Canyon County Lt. Dale Stafford said during the town hall meeting that the existing staff could run a jail with 1,055 beds. He said the current Dale G. Haile Detention Center is so inefficient that staff is not appropriately used.
Larry Olmsted, also a member of the Concerned Citizens of Canyon County, said he does not oppose a new jail, but he does have a problem with a $187 million price tag.
“We recognize a need for a new jail,” he said. “We need one. We want the jail to be adequate and want the deputies to be safe.”
Olmsted said the citizens committee has proposed alternatives, such as converting the 90-bed juvenile facility into an adult facility for women and building a new juvenile facility. He argued that such an option, along with new secure trailers that are being installed at the end of the summer, would provide adequate space for female inmates. Canyon County now routinely runs out of room for women and has to house them in other counties.
Olmsted said the county could pass a resolution to establish a “capital construction financing fund” with a budget solely for the construction of a jail. This potential fund could pull from sources such as impact fees, tax incentives and funds from the Caldwell Urban Renewal Agency, he said. All of those ideas would need approval from county commissioners.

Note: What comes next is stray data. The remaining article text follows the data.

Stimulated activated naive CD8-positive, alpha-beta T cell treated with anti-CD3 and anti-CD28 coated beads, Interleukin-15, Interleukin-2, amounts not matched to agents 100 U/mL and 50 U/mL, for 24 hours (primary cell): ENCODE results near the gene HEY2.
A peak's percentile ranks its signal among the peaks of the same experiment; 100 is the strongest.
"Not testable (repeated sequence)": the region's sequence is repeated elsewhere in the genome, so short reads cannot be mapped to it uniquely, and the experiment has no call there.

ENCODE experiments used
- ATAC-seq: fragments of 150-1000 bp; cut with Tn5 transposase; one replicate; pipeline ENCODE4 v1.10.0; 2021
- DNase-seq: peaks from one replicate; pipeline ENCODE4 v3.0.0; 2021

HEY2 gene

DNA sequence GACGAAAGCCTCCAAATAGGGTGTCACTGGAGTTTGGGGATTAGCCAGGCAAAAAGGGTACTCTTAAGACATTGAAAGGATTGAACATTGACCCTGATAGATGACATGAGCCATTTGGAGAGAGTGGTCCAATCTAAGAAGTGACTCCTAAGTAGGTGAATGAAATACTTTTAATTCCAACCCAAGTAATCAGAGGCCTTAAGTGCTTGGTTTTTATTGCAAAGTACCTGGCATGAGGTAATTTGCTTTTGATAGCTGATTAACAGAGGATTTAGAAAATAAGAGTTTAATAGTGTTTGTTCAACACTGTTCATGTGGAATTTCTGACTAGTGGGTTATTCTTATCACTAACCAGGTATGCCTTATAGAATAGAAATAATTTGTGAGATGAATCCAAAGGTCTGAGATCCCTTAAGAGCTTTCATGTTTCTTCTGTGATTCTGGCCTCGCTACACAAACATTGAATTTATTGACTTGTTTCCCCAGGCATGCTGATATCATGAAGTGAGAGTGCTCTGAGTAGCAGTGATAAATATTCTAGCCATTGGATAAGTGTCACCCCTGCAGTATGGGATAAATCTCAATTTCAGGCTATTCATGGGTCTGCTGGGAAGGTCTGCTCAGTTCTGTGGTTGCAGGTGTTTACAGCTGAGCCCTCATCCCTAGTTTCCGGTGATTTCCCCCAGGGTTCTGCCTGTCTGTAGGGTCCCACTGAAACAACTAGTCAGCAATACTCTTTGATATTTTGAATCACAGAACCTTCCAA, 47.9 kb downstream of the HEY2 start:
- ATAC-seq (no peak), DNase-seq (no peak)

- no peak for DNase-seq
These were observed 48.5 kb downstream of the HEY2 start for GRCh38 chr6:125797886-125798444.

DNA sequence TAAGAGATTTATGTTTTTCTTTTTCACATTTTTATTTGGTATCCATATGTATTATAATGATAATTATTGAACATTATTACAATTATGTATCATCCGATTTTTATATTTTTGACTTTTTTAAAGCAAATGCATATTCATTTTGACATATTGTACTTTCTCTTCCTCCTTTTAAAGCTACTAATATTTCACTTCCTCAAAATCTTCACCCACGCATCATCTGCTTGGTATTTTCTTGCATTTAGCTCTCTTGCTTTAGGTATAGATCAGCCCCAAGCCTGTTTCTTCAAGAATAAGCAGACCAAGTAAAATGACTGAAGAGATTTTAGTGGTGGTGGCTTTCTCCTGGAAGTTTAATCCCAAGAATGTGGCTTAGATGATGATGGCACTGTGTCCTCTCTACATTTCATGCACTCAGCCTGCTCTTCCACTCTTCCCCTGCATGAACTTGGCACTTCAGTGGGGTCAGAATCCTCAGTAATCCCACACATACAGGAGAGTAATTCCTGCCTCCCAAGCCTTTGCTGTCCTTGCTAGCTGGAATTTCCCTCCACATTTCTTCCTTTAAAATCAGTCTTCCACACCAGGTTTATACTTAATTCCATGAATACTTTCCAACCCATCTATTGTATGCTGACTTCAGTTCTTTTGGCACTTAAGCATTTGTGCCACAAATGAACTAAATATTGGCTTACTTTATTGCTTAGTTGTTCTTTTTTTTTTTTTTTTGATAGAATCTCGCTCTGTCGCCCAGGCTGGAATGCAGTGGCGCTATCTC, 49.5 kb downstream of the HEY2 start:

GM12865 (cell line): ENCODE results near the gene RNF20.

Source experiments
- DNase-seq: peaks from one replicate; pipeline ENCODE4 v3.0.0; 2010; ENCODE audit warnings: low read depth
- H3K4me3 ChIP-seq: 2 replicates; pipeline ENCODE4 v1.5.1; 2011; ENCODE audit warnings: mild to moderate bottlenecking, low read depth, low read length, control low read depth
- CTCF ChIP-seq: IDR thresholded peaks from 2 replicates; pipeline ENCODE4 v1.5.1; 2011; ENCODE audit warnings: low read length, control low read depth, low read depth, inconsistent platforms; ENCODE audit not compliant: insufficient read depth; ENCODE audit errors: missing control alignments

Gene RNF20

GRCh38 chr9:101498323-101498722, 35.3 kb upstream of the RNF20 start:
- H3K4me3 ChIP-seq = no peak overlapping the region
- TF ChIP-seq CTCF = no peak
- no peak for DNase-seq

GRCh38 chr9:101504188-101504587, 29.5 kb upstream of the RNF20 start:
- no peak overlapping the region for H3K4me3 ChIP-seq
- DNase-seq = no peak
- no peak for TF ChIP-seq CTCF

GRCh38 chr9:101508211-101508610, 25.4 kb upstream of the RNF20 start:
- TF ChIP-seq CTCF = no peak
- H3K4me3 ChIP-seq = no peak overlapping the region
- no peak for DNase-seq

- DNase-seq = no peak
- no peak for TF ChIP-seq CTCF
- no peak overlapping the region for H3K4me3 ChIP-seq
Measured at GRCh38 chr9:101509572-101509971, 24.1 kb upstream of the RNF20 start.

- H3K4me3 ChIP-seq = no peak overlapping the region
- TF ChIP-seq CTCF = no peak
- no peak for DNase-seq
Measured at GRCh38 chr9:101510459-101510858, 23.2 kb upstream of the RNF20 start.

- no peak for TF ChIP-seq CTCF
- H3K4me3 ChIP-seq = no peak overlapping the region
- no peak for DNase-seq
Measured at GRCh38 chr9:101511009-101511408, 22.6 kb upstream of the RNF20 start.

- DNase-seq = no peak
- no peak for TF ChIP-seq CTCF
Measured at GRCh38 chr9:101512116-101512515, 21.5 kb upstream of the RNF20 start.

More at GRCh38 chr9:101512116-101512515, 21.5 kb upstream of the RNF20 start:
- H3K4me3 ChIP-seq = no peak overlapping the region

Olmsted said working with the county commission has been frustrating.
“The only time they involved the public was when they knew what they wanted to do,” Olmsted said. “There was no input before.”
Olmsted said he is more hopeful since Canyon County Commissioner Leslie Van Beek has taken office. She is the only commissioner who opposed to the $187 million bond. None of the commissioners were at the Monday town hall, a move that was met with disapproval from those in attendance.
Finally, Olmsted proposed building a different kind of jail. He said it would be a pod-by-pod facility that could be paid for as construction was necessary.
Nampa City Councilman Victor Rodriguez said he opposes the new jail because of the facility’s size, location and cost. A retired police officer, Rodriguez noted that the proposed location might be only 3 miles from the Caldwell courthouse, but it’s about 15 miles for Nampa police.
He said he worries about the unanticipated costs of maintaining a building as large as the one the county is proposing. He also has concerns that if local businesses have to pay more in property taxes, the prices of their products will increase, indirectly impacting consumers, who are also taxpayers.
“Public safety is a concern, by all means,” Rodriguez said. “But why should the community suffer the consequences of mismanagement by the sheriff and the commissioners for the comfort of inmates?”
He also said that “locking (inmates) up and throwing away the key doesn’t work.”
Two more town hall meetings will be held regarding the jail bond election this week at the following locations:
- 7 p.m. Tuesday, at the Wilder Rural Fire Protection District, 601 Patriot Way, Wilder
- 7 p.m. Wednesday, at the Canyon County Administration Building, 111 N. 11th Ave., Caldwell